"For Spanish investigators, it was a chilling message from beyond. As they searched a bombed-out apartment building in the Madrid suburb of Leganés last week — trying to determine from the body parts exactly how many members of the March 11 train-bombing cell had made their last stand there — the investigators found a videotape in the rubble. On it, an intense man, flanked by two others brandishing Sterling submachine guns, warned of massacres to come. "The Brigades of al-Mufti and Ansar al-Qaeda" — or supporters of al-Qaeda — were in Spain, said Sarhane Ben Abdelmajid Fakhet, 35, to demand that "its troops pull out immediately from the land of the Muslims." Linking Iraq and Afghanistan to the 15th century expulsion of Muslims from Spain and the Inquisition, he demanded "blood for blood!" and "destruction for destruction!" [,13005,901040419-610023,00.html]
In other words, Islamic warriors are presently avenging the deaths of their comrades, almost 600 years ago.
These are the people that the State of Israel are expected to 'make peace' with. These are our 'partners.' The departure of the 20th century's second-ranking terrorist is, according to western leaders, media, and everyone else, an historic changing of the guard, the opening of a 'new chapter,' a 'fresh chance' for peace.
Right, tell me all about it.
So, why do I now sigh a breath of relief?
Yesterday I heard that the 'great Palestinian hope,' Abu Mazen, had been chosen by the Fatah terror organization in Ramallah, to replace Hitler's successor. He was then, according to news accounts, to visit the 'mourner's tent' in Gaza. "Aha," I said to myself, "if he is now an official candidate, undoubtedly someone will try to kill him." And you know what – so it was. As soon as Abu Mazen arrived at the appointed place, gunmen invaded the 'tent' and started shooting. Abu Mazen wasn't hurt, and today is trying to downplay the attack, claiming that it was not an assassination attempt.
He is, of course, playing on Arab intelligence to believe him. Forget the fact that two of his bodyguards were killed. Of course it wasn't an attempt to kill him. They just 'lost control of themselves, and Abu Mazen, by chance, happened to be in the way.
That's the way they live, and that's the way they're going to continue to live – whether we like it or not. Forget about western democracy, forget about free elections. The name of the game is violence, money and corruption. And, of course, the primary element: the desire to wipe the State of Israel, and all it's Jewish inhabitants, off the map. As a first course. This was exactly what I told the journalists, just a few days ago, and it already came true. Not because I'm a prophet, rather because when you know who you're dealing with, it's just common sense.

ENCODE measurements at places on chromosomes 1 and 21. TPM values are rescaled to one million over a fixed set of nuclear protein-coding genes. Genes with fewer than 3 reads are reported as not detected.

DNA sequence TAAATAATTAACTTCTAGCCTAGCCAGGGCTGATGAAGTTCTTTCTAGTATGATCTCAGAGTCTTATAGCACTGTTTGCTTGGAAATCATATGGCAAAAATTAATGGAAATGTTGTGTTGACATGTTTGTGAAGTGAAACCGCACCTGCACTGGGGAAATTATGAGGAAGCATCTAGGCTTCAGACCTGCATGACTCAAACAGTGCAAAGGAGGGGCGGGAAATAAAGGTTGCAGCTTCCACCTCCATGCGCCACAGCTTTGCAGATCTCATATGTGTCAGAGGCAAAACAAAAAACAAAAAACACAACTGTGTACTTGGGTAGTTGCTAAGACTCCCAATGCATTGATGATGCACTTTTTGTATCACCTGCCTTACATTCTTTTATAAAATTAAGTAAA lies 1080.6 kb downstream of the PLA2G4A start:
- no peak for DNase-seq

You remember the story about the guy who said he could train a cat to be just like a human waiter. He found a tame cat, and for an entire year worked very hard, teaching the cat how to walk on two legs, how to carry a tray, how to bow, how to act with proper manners in front of important people.
Finally the day came. The cat entered the hall, wearing a tux and bow tie, spruced-up, looking great. In his 'hands' the cat held a tray filled with exotic delicacies. He started serving table by table, and all the participants laughed with delight. Tray after tray, until finally, he appeared with glasses filled to the brim with an exquisite brew.
As the cat approached the main table, a little boy ran into the room, pulled a mouse from his pocket, and threw it in front of the cat. The tray suddenly crashed on the floor, the drink drenching the important guests. The cat tore off, chasing the mouse, forgetting his manners, forgetting his tuxedo, forgetting his 'human' attributes.
Once a cat, always a cat. Learn how to deal with them, as they are, like it or not.
Once an Arab, always an Arab. Learn what they are, learn how to deal with them, as they are – like it or not.
Because the alternative isn't a tray full of drink crashing to the floor. The alternative is a replay of September 11th, again and again and again. G-d forbid.
With blessings from Hebron.